The decision-making process in a congregation must be open and inclusive rather than closed and restrictive.  This does not mean that EVERY member wants to be included in EVERY decision.  Most do not.  Rather, what people want is a sense of openness and inclusion that makes it easy for them to share their judgment and wisdom.

A closing thought about decisions.  Most decisions in a congregation are arrived at in informal conversations and settings before being ratified in the formal arena of a committee or a Board meeting.  So it is most wise that people have sufficient lead time to informally discuss with one another major decisions before the formalities begin.


Two principles apply. FIRST: The purpose of the organizational structure of a congregation is NOT to involve people.  Years ago the myth was spawned that the way to involve people is to put them on a committee.  The results of that myth have been harmful.  It is regrettable that congregations consume so much of an individual’s time in committee meetings that they have very little time for anything else.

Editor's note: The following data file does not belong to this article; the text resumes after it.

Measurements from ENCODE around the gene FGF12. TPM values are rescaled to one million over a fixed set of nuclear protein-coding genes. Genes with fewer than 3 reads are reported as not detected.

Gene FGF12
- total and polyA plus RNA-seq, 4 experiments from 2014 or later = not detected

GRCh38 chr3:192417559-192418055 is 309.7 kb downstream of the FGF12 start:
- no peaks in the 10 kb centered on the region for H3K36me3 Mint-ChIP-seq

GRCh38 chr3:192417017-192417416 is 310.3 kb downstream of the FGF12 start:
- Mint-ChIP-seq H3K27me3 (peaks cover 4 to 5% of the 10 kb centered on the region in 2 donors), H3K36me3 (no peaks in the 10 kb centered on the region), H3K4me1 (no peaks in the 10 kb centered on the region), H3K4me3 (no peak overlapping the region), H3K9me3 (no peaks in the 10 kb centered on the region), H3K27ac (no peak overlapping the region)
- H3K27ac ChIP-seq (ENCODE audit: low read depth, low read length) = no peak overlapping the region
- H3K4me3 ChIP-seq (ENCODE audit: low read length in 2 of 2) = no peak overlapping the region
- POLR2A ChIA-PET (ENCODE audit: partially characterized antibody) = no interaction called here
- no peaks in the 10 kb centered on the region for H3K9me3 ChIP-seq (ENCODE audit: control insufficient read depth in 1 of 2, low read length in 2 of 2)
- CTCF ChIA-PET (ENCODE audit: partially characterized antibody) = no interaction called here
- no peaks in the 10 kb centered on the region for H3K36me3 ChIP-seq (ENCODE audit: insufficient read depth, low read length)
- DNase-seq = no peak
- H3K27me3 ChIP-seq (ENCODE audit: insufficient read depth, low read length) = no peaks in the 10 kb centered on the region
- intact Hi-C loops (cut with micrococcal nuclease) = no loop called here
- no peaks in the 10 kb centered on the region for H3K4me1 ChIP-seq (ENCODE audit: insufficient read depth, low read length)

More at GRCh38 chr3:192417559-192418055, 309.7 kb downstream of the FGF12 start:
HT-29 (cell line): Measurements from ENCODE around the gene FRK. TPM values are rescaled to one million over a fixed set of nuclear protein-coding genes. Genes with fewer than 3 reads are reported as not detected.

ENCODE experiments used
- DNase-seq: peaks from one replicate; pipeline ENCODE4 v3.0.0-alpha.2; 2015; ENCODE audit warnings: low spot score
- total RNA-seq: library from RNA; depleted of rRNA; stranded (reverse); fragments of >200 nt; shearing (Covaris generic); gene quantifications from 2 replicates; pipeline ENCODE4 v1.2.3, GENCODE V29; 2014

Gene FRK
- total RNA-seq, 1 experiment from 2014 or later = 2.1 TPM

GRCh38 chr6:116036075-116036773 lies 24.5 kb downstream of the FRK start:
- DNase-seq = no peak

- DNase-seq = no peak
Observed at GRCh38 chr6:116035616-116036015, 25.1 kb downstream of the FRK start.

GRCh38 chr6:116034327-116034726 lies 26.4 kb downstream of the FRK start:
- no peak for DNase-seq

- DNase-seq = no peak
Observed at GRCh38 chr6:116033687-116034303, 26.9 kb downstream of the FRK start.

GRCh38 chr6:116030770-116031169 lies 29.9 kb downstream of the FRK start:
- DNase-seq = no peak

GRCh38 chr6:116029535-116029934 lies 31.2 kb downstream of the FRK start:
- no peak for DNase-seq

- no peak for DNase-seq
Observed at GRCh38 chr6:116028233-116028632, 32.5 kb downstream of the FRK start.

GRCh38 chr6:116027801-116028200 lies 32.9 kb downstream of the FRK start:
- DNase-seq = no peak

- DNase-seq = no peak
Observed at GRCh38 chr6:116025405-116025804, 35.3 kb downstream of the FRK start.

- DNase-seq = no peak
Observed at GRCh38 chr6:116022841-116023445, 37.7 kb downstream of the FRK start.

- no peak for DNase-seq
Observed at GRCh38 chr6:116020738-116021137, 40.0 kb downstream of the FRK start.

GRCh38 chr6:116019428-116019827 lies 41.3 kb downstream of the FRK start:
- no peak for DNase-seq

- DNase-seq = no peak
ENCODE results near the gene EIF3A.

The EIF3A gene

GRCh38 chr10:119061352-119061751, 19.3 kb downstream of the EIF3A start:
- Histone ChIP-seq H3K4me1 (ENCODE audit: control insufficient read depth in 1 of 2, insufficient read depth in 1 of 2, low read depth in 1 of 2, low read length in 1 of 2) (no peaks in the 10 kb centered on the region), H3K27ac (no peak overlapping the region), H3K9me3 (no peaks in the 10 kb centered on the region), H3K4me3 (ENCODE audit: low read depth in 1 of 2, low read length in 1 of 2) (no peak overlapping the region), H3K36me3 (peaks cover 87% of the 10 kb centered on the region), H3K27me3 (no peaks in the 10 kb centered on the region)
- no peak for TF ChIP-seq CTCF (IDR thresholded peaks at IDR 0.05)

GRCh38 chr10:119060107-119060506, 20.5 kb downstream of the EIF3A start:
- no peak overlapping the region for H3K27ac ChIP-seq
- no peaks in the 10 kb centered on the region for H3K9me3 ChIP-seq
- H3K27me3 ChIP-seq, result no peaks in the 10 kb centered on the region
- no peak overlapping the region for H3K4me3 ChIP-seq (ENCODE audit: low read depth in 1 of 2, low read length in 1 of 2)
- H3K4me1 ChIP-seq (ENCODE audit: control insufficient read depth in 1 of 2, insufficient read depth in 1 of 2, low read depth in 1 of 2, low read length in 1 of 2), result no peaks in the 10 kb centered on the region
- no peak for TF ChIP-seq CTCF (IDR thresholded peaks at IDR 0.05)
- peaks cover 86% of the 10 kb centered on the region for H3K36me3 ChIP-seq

Effective congregations conserve their members’ time by developing the most minimal and streamlined organizational structure possible, so that people can be involved substantively and responsibly in the total life and outreach of the congregation.

SECOND principle is the 20-30-50 Rule.  20% of the decisions made in a congregation are strategic decisions that will accomplish 80% of the results.  This 20% should be made by a very wide representation of people in the congregation.

30% of the decisions made should be appropriately delegated to key leaders and chairpersons of given committees.

50% of the decisions made should be delegated to smaller task forces and specific individuals who have been delegated both responsibility and authority.

In short, the 20-30-50 Rule nurtures a strong process of delegation.